A cannabis clinic in Ontario is launching a study to see how cannabis can help Canadians veterans suffering from post-traumatic stress disorder.
The study will be hosted by Avail Cannabis, a clinic in Ontario, and will test how 30 veterans suffering from PTSD react to daily doses of cannabis oil for three months.
The study will help identify the optimal cannabinoid profile and dose for a very specific set of symptoms, Avail clinic director Justin Whitehall told Mugglehead in a phone interview.
Whitehall was inspired to look deeper into how medical cannabis can help treat PTSD after years of helping veterans access different healthcare services.
“Veterans in some cases can be the most vulnerable communities,” he said. “We felt it was our responsibility as a medical organization to look a little deeper into the specifics to what is helping them with medical cannabis.”
The study will recruit veterans from six different pharmacies — five in Ontario and one in Saskatchewan — which are all located within five kilometres of a military base.
These pharmacies are the best place to recruit for the study because veterans tend to live close to the bases where they once served or are still working or volunteering at, Whitehall says.
The first recruitment centre in North Bay, Ontario, launched today.
Volunteers can have served in any branch of the Canadian Armed Forces. Beyond that they need to have a PTSD diagnosis through Veterans Affairs Canada, and to be reasonably “cannabis naive.” That means they can’t be daily cannabis users, because then it would be too hard to test how cannabis in the study changes their symptoms, according to Whitehall.
Veterans will then see a doctor for a prescription starting at a daily 2.0 milligram dose of either a high-CBD oil, or a one-to-one (equal parts THC and CBD) oil. They will have the option to slowly increase their daily intake until they find what Whitehall calls the “perfect dose,” and then will stick with it until the end of the study.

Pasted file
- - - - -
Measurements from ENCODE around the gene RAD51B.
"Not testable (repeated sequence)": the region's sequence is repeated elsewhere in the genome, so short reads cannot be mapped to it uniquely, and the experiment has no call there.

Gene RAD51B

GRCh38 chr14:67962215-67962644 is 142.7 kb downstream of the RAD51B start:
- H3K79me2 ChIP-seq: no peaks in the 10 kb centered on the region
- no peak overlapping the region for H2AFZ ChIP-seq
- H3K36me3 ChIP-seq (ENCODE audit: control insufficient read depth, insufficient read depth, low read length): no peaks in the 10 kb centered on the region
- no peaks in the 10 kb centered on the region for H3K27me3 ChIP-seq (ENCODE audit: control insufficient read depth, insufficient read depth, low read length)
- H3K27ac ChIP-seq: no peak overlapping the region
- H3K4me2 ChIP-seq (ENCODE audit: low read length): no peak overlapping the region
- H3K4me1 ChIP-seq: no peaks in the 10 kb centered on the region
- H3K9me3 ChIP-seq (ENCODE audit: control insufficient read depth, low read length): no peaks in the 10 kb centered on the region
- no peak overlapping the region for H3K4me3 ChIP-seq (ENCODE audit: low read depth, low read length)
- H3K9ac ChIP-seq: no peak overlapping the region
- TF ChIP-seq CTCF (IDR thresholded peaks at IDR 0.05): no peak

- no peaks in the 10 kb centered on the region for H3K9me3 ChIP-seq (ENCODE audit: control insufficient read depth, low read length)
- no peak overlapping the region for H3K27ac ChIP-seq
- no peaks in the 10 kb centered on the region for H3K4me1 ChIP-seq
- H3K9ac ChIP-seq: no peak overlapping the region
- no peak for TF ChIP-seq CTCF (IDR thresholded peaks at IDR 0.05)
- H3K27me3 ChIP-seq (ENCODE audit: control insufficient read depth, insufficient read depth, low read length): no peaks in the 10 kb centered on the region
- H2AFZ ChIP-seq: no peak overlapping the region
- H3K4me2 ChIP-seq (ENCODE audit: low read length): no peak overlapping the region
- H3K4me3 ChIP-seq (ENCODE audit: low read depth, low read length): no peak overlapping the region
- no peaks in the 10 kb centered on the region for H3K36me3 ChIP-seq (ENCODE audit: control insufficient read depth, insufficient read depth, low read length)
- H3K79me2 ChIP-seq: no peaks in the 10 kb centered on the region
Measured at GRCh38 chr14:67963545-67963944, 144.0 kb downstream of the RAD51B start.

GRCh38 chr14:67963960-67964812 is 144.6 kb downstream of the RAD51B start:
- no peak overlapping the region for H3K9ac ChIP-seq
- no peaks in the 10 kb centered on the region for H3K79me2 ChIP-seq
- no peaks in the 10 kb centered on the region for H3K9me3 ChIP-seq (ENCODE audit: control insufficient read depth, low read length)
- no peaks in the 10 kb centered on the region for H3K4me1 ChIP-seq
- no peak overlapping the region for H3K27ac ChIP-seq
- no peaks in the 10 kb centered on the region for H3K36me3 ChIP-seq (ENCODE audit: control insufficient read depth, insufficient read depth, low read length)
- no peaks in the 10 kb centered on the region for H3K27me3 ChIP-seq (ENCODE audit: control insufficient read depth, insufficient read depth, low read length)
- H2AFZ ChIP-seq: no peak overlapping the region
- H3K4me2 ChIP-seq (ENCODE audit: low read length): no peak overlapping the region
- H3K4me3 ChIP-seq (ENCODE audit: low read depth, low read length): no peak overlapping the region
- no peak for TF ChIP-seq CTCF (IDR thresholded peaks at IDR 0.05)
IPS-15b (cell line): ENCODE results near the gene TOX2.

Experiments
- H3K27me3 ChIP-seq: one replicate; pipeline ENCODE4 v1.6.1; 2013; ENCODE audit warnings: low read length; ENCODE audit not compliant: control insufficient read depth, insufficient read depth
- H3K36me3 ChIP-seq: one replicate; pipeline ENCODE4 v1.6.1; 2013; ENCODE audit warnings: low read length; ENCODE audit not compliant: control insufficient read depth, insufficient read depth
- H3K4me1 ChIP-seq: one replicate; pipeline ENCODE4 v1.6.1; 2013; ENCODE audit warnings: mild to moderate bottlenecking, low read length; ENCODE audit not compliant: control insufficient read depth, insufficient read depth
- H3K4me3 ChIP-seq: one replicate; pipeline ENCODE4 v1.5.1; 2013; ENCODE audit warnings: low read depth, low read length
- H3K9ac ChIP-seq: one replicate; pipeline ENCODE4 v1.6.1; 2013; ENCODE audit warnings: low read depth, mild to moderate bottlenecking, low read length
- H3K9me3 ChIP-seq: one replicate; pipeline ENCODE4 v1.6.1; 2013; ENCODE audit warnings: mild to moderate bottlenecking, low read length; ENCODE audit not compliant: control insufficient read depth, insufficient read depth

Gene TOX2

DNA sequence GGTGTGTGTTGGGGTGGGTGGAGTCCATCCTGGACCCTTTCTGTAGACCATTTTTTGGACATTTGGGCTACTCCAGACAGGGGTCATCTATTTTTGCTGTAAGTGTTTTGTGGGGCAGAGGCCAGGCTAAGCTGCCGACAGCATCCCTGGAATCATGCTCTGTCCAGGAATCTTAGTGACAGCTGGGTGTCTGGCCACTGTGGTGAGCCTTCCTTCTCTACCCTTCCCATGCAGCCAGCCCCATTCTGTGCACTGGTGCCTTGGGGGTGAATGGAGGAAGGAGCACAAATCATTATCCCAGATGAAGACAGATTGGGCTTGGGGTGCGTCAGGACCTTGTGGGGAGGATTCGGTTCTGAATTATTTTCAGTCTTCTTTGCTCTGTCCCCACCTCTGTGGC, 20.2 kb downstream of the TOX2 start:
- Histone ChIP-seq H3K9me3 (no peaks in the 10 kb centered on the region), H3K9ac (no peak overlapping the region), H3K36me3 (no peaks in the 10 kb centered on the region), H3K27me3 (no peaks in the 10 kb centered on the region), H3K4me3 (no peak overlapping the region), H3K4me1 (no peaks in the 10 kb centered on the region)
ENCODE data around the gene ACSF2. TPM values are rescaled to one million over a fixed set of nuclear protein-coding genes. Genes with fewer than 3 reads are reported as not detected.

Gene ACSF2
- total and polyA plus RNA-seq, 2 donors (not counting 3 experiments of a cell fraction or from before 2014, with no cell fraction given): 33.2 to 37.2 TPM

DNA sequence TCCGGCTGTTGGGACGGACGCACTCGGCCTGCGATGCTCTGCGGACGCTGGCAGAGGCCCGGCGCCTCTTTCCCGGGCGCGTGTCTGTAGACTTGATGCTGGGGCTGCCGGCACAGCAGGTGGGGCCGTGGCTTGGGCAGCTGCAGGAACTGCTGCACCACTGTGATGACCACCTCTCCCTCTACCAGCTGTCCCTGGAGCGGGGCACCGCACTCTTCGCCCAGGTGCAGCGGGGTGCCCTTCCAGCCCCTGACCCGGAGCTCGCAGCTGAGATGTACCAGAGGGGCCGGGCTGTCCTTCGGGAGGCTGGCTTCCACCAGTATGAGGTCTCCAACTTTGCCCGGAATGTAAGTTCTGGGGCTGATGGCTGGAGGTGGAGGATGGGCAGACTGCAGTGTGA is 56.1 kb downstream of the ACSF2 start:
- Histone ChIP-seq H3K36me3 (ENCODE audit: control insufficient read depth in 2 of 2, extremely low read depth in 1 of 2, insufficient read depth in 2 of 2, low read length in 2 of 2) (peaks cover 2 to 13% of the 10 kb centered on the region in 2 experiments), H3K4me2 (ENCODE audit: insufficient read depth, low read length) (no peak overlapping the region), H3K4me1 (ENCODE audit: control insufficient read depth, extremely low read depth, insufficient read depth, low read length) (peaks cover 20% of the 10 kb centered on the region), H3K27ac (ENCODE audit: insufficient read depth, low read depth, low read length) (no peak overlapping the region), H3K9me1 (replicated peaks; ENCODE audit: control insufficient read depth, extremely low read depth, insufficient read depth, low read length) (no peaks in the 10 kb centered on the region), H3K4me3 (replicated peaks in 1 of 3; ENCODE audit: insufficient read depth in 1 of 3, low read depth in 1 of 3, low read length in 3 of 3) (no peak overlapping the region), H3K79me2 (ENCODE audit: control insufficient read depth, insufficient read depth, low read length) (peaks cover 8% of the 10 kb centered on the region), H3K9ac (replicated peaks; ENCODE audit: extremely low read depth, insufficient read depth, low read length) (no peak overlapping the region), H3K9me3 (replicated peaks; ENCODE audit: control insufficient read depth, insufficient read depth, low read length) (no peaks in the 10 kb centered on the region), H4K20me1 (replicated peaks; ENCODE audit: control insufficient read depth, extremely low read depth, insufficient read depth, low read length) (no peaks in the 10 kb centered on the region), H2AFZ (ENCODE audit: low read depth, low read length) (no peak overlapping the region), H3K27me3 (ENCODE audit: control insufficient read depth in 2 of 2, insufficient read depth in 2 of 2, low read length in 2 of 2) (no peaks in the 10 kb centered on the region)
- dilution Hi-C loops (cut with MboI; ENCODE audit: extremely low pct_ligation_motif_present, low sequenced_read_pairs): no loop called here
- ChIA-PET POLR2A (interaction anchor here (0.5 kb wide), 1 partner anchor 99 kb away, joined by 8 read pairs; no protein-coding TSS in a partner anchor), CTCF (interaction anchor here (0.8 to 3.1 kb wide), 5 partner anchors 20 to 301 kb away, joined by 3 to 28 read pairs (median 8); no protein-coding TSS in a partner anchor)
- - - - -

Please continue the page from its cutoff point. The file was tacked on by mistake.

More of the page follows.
To test how cannabis impacts PTSD symptoms, volunteers will fill out an online in-depth questionnaire every three weeks, and go through a doctor’s assessment called the CAPS-5 once every 30 days. The CAPS-5 is an assessment designed by the U.S. military and is considered the gold standard assessment for PTSD.
It’s a large scale data collection, which will really help researchers analyze the findings month-by-month, Whitehall said. The study could also find patterns in how various cannabinoids and terpenes in cannabis oil impact different people’s symptoms, he added.
In Canada, veterans’ benefits can cover up to three grams of daily medical cannabis (or 10 grams in special cases), but not enough is known about how it can help, Whitehall says.
Knowing more about how to help people suffering from PTSD is crucial. According to studies done by Veterans Affairs Canada, female veterans have a 1.9 times higher risk of dying by suicide compared to their civilian counterparts, and male veterans have a 1.4 times higher risk.
Still, Whitehall doesn’t think medical cannabis should replace the current therapies for PTSD. Instead it should be considered as a secondary or even tertiary adjunct therapy, he said. He also noted that cannabis isn’t for everyone and that anyone considering self-medicating should always consult a doctor first.
The study is set to apply for ethics approval, which Whitehall is confident it will be approved for, and will kick off late September. Until then, recruitment centres will operate as educational resource centres for veterans and their families. Whitehall says he hopes to publish the study in The Journal of Military, Veteran and Family Health and to present the findings at the Canadian Institute for Military Veteran Health Research forum in Halifax in 2021.